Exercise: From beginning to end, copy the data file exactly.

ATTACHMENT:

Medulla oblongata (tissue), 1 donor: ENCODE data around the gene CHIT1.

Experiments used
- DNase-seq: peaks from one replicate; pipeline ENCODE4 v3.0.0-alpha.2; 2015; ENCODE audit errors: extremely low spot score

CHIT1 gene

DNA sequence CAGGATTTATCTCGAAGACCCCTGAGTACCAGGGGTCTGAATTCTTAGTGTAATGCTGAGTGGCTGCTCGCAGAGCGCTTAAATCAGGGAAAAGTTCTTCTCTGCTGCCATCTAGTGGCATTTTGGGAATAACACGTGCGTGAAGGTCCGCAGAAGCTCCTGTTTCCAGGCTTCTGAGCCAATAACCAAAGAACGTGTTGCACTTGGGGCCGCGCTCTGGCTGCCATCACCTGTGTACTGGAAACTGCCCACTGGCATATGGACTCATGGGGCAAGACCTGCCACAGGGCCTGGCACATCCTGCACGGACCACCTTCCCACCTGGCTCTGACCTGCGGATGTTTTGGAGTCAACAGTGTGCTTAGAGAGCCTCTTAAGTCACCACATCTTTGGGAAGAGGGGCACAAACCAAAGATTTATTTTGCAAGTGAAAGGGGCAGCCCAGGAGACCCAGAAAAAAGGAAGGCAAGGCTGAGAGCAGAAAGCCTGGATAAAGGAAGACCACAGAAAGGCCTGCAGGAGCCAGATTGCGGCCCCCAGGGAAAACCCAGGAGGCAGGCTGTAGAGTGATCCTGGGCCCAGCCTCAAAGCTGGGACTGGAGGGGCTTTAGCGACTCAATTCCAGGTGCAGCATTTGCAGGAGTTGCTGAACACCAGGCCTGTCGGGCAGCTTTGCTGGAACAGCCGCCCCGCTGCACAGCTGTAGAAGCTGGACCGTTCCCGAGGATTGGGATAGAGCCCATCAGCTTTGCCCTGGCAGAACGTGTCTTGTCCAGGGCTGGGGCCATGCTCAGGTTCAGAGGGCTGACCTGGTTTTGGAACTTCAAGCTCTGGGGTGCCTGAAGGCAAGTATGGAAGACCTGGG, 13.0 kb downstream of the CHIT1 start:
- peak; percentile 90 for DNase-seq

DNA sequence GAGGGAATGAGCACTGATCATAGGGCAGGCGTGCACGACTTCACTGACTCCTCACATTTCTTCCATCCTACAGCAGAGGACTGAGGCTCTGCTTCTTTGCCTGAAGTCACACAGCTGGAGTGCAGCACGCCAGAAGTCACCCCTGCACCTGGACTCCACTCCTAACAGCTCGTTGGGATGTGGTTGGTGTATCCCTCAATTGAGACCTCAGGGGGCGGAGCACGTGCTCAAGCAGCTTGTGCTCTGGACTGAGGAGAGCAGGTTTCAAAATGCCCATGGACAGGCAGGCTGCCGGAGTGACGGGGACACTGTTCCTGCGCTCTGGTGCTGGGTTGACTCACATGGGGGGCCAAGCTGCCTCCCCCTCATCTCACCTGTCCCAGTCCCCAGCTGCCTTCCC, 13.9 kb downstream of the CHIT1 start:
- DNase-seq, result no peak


Medulla oblongata (tissue), 1 donor: ENCODE data around the gene CHIT1.

Experiments used
- DNase-seq: peaks from one replicate; pipeline ENCODE4 v3.0.0-alpha.2; 2015; ENCODE audit errors: extremely low spot score

CHIT1 gene

DNA sequence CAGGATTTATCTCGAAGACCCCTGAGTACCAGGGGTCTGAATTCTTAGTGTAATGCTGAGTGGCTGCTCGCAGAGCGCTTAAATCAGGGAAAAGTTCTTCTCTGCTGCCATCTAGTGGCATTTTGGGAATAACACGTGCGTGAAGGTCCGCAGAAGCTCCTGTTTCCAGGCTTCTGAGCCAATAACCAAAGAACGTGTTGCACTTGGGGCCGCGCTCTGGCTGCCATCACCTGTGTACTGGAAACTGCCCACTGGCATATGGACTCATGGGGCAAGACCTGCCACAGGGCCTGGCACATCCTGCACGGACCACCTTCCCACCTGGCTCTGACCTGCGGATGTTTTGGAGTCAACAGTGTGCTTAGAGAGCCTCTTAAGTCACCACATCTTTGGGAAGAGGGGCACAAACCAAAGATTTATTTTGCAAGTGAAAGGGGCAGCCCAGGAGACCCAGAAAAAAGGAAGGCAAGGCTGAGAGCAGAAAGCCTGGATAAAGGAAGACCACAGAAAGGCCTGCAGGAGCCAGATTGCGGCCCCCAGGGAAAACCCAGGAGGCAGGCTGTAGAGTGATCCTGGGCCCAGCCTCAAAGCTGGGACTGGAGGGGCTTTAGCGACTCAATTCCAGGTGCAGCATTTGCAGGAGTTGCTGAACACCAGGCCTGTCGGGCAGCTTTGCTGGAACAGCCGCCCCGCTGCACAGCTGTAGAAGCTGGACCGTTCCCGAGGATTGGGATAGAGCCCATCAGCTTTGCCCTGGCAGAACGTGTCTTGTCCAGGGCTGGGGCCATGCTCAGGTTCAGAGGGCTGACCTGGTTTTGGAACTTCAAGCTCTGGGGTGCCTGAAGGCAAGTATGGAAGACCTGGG, 13.0 kb downstream of the CHIT1 start:
- peak; percentile 90 for DNase-seq

DNA sequence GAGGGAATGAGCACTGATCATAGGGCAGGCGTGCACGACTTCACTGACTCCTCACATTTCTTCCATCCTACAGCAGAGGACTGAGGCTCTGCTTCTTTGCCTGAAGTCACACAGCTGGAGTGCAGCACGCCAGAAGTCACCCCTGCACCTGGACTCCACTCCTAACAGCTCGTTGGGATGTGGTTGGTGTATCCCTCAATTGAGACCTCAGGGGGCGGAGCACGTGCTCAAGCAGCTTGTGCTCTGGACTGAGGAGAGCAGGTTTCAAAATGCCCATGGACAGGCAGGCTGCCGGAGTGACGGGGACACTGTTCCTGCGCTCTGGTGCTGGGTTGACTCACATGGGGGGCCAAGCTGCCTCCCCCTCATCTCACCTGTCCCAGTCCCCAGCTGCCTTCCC, 13.9 kb downstream of the CHIT1 start:
- DNase-seq, result no peak